Brewing in Singapore

One man's adventure of brewing beer in Asia.

Friday, May 18, 2007

Makan Madness

One can hardly talk about Singapore without talking about the Food. The word amazing does not even start to cover the cuisine here. Eating is truly the Singaporean national past time, so much so that the most common local greeting is - " have you had your ______ yet” (fill in the blank with the nearest appropriate meal - breakfast, lunch, dinner). At first the greeting kind of freaked me out. I feared that if I answered “no” they would try to feed me and I would then be in their debt - or if I said yes that they would think I was being disingenuous or something. (yes I know I am insane). Eventually I realized that it was just a greeting and that the answer was not all that important (kind of like the American equivalent of “how are you doing” – to which no one really wants a truthful answer - just try it one day, try telling someone how you really are - the look on thier face is priceless). But in fairness it is not really just a questions because eating and food play such a vital part of life in Singapore. It’s not just about filing your pie hole (I love that expression), it about many other diverse things; flavor, community, relaxation, family, camaraderie, recreation, sharing, obligation, spirituality, good fortune and much more - as well as the filling of ones stomach. (we will have to wait for another post to cover the social implications of food in Singapore)

The variety of food styles in Singapore can’t be beaten, there is just no way. There is no other place like it, where so many cultures have come together and still retain the gastronomic heritage. As well as those instances where a fusion of cuisine cultures has occured (like Peranakan food - yum). There are more than a half dozen styles of Chinese food, as well as Malay, Indonesian, Indian (north and south), Thai, Pilipino, Myanmar, Vietnamese, Korean, Peranakan (a blend of Malay and Chinese), and then there area the imports; Japanese, Australian, American, Russian, and all forms of European. The only things that I can’t seem to find here are, Samoan, and soul food (but I am still looking).

Part of my job (a very nice part) is to know and understand the many varying cuisines of Singapore. Upon my arrival I was sent out to explore and discover all that I could about local food and cooking. I had some help from renown Singaporean Chef, writer and all around food expert Violet Oon. Violet pointed me in the right direction and armed with the always useful (and mostly reliable) Makan Sutra guide, and off I went. At first my searching around Singapore was a solo undertaking. I would wander at random the streets and alleys in search of local delicacies. Later my explorations were aided by the many friends & collogues I came to know; Laksa with Kah Sing, Bah Kut Teh with Max, Fish Head Curry with Ernest, Otah with Scott, diners at Kim and Tang’s House. Each week I would go forth to seek out new places and find new foods to try; from the corner Nasi Padang to The Shangri La hotel I have endeavored to taste as much as possible – and yet there remains much to still explore. After two years in Singapore I am still by no means an expert on local cuisines and cooking, but I do have a better grasp than your average Ang Moh (which may not really be saying much).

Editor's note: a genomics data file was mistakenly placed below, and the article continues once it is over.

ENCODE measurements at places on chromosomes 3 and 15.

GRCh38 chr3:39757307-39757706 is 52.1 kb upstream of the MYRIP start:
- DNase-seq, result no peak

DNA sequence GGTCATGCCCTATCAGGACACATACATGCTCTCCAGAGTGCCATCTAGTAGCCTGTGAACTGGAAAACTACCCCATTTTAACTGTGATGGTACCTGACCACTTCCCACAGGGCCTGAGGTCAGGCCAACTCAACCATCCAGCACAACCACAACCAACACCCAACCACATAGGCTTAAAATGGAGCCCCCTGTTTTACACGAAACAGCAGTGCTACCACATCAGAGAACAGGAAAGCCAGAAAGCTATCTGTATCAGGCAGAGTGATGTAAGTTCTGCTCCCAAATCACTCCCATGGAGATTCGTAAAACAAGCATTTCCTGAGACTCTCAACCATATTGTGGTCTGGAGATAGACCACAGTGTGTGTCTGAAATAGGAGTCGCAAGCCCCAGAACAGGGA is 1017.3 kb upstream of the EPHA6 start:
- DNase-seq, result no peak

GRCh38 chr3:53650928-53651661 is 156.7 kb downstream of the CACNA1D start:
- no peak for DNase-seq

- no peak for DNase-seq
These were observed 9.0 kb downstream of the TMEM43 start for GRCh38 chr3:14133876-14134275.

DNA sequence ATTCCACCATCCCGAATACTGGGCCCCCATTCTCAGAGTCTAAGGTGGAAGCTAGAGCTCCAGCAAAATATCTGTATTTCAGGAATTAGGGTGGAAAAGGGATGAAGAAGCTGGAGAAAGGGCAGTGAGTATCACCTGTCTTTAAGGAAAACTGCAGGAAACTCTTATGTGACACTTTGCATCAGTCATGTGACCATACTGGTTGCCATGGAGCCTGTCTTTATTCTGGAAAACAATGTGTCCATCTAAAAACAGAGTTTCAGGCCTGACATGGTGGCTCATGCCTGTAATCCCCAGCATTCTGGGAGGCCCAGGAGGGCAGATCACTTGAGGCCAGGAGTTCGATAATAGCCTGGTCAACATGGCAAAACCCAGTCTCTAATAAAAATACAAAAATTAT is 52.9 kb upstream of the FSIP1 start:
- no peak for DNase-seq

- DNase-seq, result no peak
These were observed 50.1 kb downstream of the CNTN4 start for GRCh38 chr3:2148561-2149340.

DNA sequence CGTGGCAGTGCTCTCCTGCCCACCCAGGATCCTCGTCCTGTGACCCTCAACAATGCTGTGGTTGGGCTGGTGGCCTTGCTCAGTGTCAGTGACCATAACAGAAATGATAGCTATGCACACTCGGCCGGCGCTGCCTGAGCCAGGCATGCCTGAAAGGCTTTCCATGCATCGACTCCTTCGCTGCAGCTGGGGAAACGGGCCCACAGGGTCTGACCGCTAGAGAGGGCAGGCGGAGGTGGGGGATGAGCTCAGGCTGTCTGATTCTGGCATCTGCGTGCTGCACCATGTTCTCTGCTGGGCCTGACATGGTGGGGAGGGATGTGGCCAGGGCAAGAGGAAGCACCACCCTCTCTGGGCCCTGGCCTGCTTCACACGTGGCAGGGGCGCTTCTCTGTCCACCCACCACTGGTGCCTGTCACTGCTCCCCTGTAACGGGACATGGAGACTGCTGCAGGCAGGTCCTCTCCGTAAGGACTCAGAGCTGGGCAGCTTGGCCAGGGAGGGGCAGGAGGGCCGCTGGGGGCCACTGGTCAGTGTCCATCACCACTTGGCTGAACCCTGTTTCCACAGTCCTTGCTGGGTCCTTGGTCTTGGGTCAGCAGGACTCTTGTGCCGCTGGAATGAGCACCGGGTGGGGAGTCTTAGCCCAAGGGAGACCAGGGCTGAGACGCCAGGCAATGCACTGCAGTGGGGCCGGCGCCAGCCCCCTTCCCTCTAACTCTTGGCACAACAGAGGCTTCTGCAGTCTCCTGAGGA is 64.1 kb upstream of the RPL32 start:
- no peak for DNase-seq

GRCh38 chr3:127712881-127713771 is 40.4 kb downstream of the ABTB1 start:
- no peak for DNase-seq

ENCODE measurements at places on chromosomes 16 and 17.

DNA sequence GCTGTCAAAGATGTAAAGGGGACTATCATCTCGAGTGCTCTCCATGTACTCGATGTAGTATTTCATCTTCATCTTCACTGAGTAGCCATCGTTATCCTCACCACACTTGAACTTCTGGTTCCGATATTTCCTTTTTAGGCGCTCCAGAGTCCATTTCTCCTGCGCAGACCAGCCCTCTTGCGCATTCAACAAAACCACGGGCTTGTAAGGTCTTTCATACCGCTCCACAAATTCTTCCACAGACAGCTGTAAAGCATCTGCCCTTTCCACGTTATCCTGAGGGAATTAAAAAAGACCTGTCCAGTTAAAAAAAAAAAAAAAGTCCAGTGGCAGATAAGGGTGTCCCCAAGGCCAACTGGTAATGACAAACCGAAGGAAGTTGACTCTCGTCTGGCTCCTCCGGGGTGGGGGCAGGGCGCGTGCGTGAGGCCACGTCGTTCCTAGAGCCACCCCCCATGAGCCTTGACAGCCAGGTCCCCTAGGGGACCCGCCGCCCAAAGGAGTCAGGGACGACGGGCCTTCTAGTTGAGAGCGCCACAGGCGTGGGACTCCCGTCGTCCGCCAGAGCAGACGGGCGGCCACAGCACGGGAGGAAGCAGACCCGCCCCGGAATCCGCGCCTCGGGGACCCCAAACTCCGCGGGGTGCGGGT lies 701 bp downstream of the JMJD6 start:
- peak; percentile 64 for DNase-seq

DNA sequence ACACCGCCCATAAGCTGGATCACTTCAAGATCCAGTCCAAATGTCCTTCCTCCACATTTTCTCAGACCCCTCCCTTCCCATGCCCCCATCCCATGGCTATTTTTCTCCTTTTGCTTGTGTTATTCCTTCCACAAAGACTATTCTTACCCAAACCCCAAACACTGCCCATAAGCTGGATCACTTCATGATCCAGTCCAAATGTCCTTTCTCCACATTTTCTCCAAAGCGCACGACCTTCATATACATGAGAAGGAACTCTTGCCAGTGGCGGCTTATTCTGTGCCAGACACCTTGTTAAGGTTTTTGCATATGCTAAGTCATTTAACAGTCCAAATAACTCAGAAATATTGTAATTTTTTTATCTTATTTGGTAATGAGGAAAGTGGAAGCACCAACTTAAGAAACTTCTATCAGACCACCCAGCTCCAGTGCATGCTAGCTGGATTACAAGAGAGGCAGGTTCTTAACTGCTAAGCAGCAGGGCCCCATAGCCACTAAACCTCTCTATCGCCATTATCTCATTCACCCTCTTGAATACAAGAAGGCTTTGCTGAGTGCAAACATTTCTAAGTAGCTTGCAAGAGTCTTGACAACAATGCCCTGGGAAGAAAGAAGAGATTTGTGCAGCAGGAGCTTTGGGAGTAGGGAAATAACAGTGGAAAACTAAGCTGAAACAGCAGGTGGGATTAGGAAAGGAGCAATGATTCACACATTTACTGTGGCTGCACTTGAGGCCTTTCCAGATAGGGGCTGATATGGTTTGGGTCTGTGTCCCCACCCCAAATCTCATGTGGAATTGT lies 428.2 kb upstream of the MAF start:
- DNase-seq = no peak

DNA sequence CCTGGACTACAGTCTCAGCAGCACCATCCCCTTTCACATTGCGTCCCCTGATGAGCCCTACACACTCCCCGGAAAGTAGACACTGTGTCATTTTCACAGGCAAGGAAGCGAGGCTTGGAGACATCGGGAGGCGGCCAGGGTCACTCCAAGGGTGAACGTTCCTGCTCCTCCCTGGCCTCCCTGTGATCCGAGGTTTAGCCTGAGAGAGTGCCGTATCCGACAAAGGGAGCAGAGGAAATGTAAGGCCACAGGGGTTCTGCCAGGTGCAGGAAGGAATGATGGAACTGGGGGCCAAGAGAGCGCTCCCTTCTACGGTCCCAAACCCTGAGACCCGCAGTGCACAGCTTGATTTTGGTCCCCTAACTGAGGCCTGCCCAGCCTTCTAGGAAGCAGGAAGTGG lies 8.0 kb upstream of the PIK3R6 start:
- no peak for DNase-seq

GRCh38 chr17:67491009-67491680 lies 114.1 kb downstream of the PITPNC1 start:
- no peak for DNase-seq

The availability of tasty cuisine and the number of places to eat at is also astounding. They number in the thousands (and remember Singapore is a small island). In my far flung neighborhood of Bukit Gomba there are almost a 100 places to eat within a two block radius and in more densely populated areas there can be twice that number within the same area. It truely boggles the mind.

The prices are pretty hard to believe as well. A tasty meal of noodles can be had for as under $1.00 SGD and your average Hawker center meal comes in around $5.00 SGD. Of course you can spend more (there are plenty of mid range to extremely high end restaurants in town) but honestly, the food is probably not going be a whole lot better. As is true in many places some of the best food is found in the smaller shops that cater to the local customers. Obviously there are a few exceptions to that rule. The real key to Singapore and it's cuisine is to explore !

Brewer’s Recommended food and places not to be miss in Singapore:

Char Kway Teow - anywhere as it is all good (some places are better)
Duck Rice – better than chicken rice (easily)
Fish Head Curry – Lau Hock Guan Kee in Joo Chiat (Samy’s also can)
Beef Rendang – each place makes there own version (YUM!)
Nasi Lemak - (a good place in Boon Lay, Changi Village has several)
Laksa – (each place has their own recipe – try them all!)
Deer meat
Bah Kut Teh – (Joo Chiat area has some good places for Bah Kut Teh)
Sambal Stingray - Lau Pa Sat is a nice place to try
Perankikan food – True Blue on East Coast Road
Ayam Buah Keluak – (A MUST TRY when at True Blue)
Wild boar – On Pulau Ubin (when they have it)
Pepper Crab – (forget chili crab - try black pepper crab instead)
Char Siew Pau** – (a constant favorite of mine since childhood, also try the baked kind)
Durian ice cream – look for the mobile ice cream carts (so good, broke da mouth)
Durian Puff - Durian wrapped in pastry
Nasi Padang - Indo-Malay "buffet" dinning
Bak Chang – Wrapped up sticky rice (with hidden treasures inside)
Durian - the more you eat the more you want

For more suggestions visit the Pau Hana Time Lounge at -

*Makan is the Malay/Indonesian/Singlish word for food or eating
**For all you Hawaiians out there Char Siew Pau is da same as Mana Pua (except smaller)


At 2:02 AM, Blogger All Blog Spots said...

great blog, keep the good work going :)

At 6:24 AM, Blogger .franz. said...

!!! where in the singapore do you find noodles for less than a dollar?


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